It often seems as if recruiters and technology are like oil and water: almost impossible to mix. I am rarely with a client for very long before the issue of technology comes up. Usually, it’s in the form of a complaint. Something like, “Our ATS system can’t do X?” or, “I wish I could get better metrics, but my ATS can’t create the reports I need,” or, “The recruiters here never bother to enter the right data or don’t use the system at all.” But when I talk with finance groups or engineering departments, technology is never an issue. They seem to live together in harmony, albeit with a few blips here and there. While a few people I know have said that they feel computers are just too impersonal for people-oriented recruiters to be comfortable with, I know many very warm and successful recruiters who are advocates and users of very sophisticated systems. There are several reasons why these systems are hard to sell, poorly utilized, and rarely praised. Poor Understanding of Current Processes No system can do what you want if you don’t know what you want. Many recruiters cannot tell me the entire process of getting a new employee hired. When I ask them to pretend they are a candidate or a job requisition and then take me through the various steps to get to a hire, they can only get through those steps they take part in. Many pieces of the recruiting process are vague or ill-defined, even to those who do them. Often many people do a small part of a process and no one really knows it all. Recommendation: Before even thinking about an applicant tracking system, you have to write down or draw a diagram of every process step the requisition, the hiring manager, the recruiter, and the candidate have to go through for a hire to take place. If you are really wise, you’ll take the opportunity to streamline the processes and eliminate any steps that are unnecessary. Then you will be able to compare what you need to get done with the capabilities of whatever system you are evaluating. It is the first and most important step in creating the RFP or even talking to a vendor. Undefined or Unclear Goals for Your System I find that recruiting departments rarely define clearly what they expect the system to do for them. Do you expect it to reduce cost per hire? Maybe you expect it to speed up the time to offer? Or the time to hire? Perhaps candidate quality will improve? Maybe all of these? Recommendation: Have a realistic and clear view of what you can expect. Ask other organizations what their experience has been. Ask the vendor of the applicant tracking system what you should expect ó they can often provide you with examples from other customers. Typically, users find that for the first year or so costs may not go down very much, as there is a learning curve when the manual systems have to be maintained. That is why having a realistic picture is so important. If you have sold the idea of the applicant tracking system as a way to significantly reduce costs, your boss may be very unhappy when those savings don’t show up. A Lengthy and Bureaucratic Vendor Selection Process I am always amazed at the RFPs for applicant tracking systems I see from many very large and well-known organizations. They are sometimes pages in length and cover so much detail that that the forest is entirely missed for the trees. Recommendation: There are, in my experience, four critical things to know about the vendor and his product. Everything else is nice to know, but not critical. In theory your RFP could be one or two pages long.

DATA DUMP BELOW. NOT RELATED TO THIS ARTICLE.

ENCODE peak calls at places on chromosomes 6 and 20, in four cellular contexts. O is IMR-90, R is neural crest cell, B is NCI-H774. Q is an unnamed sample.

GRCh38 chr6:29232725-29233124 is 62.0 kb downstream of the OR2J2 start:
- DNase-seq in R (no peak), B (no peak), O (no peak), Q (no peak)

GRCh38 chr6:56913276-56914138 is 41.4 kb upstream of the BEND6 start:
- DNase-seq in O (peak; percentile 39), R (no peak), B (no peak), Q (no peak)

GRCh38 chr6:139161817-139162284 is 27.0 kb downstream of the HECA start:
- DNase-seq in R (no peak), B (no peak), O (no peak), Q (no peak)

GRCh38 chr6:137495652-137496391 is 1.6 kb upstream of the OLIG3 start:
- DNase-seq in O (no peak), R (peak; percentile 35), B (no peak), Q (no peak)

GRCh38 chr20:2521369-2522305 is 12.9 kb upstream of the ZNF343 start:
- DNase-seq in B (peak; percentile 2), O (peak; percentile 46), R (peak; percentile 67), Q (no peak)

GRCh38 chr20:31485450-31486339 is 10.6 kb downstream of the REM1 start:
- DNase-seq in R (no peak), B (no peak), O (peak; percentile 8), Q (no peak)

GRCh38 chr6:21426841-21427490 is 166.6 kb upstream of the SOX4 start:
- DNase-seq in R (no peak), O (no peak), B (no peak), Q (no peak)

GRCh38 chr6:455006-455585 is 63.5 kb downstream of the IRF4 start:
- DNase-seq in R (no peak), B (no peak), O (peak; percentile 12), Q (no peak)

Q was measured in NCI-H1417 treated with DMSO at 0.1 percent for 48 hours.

Having No Change Management Process Implementing a technology solution in a people-oriented culture is going to create some serious change issues. Recruiters will have to learn new skills. Hiring managers will have to be made aware of new requirements and may even have to learn to use some part of the system. Candidates will be going through new steps, especially if you are also using the Internet more effectively as part of your new process. An applicant tracking system cannot simply be dropped into place without extensive internal marketing and communication to everyone who will be touched by the system, even if only slightly. The HRIS people, the hiring managers, obviously the recruiters, and even the candidates may need some kind of explanation, training, or help in adapting to the system. It is also important to remove, perhaps over a period of time, all the other ways of doing recruiting. Smart recruiting departments no longer accept paper requisition or paper applications and don’t allow anyone to circumvent the system. Human nature is such that, when given the opportunity, most of us will avoid changing and continue to do it the old way. I hope this will help you think through the process of acquiring any system. I will follow up with a article on how to work more effectively with your internal IT department.
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